In an action for indemnification and contribution, the plaintiffs appeal from an order of the Supreme Court, Nassau County (Warshawsky, J.), entered November 18, 2008, which granted that branch of the defendant's motion which was to dismiss the complaint pursuant to CPLR 3211(a)(7).
Published by New York State Law Reporting Bureau pursuant to Judiciary Law § 431.
This opinion is uncorrected and subject to revision before publication in the Official Reports.
JOSEPH COVELLO, J.P., RUTH C. BALKIN, LEONARD B. AUSTIN and SANDRA L. SGROI, JJ.
ORDERED that the order is affirmed, with costs.
The plaintiffs in this action were defendants in a federal action brought by a former employee pursuant to the Employee Retirement Income Security Act of 1974 (hereinafter ERISA) (29 USC § 1001 et seq.), to clarify her rights to future benefits under certain employee pension benefits plans and to recover the value of related employee benefits that were promised to her by the plaintiff law firm, Siegel, Fenchel & Peddy, P.C. (see Strom v Siegel Fenchel & Peddy P.C. Profit Sharing Plan, 497 F3d 234, 236). That federal action eventually was settled, prompting the plaintiffs to commence this action for indemnification and contribution with respect to the settlement amount against the defendant actuarial firm, which had created the subject pension plans under the plaintiffs' direction.
The complaint alleges that the plaintiff law firm hired the defendant, inter alia, to draft and amend the subject pension plans in a way that would exclude the former employee from qualifying for increased benefits that the firm's equity members intended to retain only for themselves. The complaint further alleged that the plaintiffs were entitled to indemnification and contribution from the defendant under ERISA. The Supreme Court granted that branch of the defendant's motion which was to dismiss the complaint pursuant to CPLR 3211(a)(7). We affirm.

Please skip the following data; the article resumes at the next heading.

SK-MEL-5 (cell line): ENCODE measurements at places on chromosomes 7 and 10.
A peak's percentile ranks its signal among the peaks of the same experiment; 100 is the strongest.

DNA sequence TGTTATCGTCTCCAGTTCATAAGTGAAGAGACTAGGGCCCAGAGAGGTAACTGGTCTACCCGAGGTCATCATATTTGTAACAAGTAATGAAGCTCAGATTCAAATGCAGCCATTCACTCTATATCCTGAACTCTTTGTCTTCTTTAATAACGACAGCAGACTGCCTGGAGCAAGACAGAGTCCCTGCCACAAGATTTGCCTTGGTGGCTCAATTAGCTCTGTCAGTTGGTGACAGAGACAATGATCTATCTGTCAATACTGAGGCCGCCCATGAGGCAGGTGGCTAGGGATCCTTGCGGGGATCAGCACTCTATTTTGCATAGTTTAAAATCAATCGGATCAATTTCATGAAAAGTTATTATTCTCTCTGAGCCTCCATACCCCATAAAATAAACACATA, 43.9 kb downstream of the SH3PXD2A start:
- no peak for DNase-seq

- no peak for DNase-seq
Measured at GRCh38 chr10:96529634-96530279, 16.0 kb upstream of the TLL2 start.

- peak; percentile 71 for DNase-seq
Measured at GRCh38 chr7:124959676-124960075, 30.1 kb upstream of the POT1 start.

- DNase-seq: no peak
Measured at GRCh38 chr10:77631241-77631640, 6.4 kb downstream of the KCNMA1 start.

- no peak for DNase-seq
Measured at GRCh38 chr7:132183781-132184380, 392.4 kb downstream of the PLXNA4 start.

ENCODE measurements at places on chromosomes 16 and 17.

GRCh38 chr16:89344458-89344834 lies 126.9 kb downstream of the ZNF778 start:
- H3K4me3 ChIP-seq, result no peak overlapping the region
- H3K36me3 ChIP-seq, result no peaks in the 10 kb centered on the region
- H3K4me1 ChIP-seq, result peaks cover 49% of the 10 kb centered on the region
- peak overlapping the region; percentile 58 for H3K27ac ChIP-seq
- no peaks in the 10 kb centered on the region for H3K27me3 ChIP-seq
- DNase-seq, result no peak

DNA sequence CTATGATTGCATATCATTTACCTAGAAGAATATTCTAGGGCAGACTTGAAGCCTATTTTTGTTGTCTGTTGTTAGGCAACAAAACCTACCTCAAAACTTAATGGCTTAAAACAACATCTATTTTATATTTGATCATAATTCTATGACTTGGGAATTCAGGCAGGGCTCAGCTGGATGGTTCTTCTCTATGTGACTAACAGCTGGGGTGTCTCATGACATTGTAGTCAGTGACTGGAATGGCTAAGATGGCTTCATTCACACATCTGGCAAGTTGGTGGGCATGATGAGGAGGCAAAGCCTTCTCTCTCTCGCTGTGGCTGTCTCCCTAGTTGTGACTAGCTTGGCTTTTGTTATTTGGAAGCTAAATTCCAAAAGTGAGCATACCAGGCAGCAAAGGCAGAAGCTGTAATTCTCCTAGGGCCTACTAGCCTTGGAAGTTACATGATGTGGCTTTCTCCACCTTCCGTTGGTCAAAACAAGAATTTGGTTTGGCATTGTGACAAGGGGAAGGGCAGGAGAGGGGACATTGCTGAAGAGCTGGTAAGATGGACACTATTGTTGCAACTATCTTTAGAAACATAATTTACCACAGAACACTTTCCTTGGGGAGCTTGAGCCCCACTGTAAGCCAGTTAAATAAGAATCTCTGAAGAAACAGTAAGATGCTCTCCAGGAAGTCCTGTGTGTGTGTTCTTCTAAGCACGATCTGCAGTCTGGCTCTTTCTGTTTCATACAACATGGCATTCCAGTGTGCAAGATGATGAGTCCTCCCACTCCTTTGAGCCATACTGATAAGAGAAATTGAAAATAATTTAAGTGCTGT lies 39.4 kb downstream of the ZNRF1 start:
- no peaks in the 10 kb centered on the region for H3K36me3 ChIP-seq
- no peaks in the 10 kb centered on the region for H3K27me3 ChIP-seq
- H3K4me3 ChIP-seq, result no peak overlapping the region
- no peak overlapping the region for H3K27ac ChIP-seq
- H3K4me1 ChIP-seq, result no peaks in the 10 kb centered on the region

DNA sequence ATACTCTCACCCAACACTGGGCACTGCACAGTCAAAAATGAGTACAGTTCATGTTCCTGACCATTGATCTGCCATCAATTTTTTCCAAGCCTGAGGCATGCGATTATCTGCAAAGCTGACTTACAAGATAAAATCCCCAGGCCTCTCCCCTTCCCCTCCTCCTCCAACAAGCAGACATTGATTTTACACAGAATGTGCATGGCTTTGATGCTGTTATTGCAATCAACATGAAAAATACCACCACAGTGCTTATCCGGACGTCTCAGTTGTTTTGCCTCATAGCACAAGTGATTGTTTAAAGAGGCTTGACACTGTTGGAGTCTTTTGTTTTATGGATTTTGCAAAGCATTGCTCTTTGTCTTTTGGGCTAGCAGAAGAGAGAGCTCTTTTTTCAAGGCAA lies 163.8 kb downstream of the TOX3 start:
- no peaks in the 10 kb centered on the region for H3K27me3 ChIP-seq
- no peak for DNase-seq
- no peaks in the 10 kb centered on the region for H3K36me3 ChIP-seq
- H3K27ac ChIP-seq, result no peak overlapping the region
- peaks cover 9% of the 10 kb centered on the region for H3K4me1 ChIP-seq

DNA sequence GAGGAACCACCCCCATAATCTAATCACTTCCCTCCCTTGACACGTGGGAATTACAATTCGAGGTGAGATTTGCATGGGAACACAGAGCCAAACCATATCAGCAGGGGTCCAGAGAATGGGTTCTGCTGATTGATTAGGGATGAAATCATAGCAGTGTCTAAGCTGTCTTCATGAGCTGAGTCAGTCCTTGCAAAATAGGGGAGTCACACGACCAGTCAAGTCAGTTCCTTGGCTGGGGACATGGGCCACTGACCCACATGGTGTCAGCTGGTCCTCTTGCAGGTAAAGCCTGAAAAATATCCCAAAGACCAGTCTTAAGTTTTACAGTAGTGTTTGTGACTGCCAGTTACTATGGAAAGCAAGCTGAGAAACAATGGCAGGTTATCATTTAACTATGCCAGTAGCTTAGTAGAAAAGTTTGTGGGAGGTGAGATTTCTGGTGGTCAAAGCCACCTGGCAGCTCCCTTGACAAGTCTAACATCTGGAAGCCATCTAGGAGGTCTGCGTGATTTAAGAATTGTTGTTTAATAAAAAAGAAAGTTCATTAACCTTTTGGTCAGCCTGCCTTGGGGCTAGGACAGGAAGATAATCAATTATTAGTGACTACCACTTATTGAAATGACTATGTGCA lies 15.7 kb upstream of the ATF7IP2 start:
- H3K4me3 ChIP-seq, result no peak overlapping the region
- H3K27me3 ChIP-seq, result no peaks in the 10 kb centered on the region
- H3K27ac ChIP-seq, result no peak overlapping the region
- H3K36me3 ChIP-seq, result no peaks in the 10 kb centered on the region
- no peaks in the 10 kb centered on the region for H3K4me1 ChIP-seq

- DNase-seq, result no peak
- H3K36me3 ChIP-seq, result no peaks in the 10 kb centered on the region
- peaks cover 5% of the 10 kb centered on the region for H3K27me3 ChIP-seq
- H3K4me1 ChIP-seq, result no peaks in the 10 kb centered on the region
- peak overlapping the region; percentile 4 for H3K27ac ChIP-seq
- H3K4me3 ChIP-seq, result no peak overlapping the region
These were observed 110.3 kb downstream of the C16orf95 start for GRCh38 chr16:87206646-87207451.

The plaintiffs rely on the theory that the defendant was a "party in interest" responsible for multiple ERISA violations (cf. Harris Trust and Sav. Bank v Salomon Smith Barney Inc., 530 US 238, 241). Under section 502(a)(3) of ERISA, a nonfiduciary of an employee benefit plan may be liable in a civil action as a "party in interest" to a transaction prohibited by ERISA's section 406(a) (see Harris Trust and Sav. Bank v Salomon Smith Barney Inc., 530 US 238, 241; see also 29 USC § 1132[a]; 29 USC § 1106[a][A]). The Supreme Court properly found that the subject complaint was deficient because it failed to allege that any of the transactions were prohibited by section 406(a).
Moreover, the plaintiffs failed to state a cause of action against the defendant for indemnification or contribution given that the underlying federal action was brought pursuant to section 502(a)(1)(B) of ERISA to recover benefits due to the former employee under the terms of the subject plans and to clarify her rights to future benefits (see 29 USC § 1132[a][B]). In contrast, ERISA's section 502(a)(3) provides equitable relief only to enjoin a violation, enforce ERISA provisions, or redress violations which have harmed a pension plan (see 29 USC § 1132[a]). Since those bases for equitable relief were not asserted in the complaint, that section is inapplicable to the circumstances of this case and, therefore, cannot serve as a basis for the plaintiffs' indemnification and contribution causes of action. The plaintiffs' remaining contentions are without merit.
Accordingly, the Supreme Court properly granted that branch of the defendant's motion which was to dismiss the complaint pursuant to CPLR 3211(a)(7).
COVELLO, J.P., BALKIN, AUSTIN and SGROI, JJ., concur.
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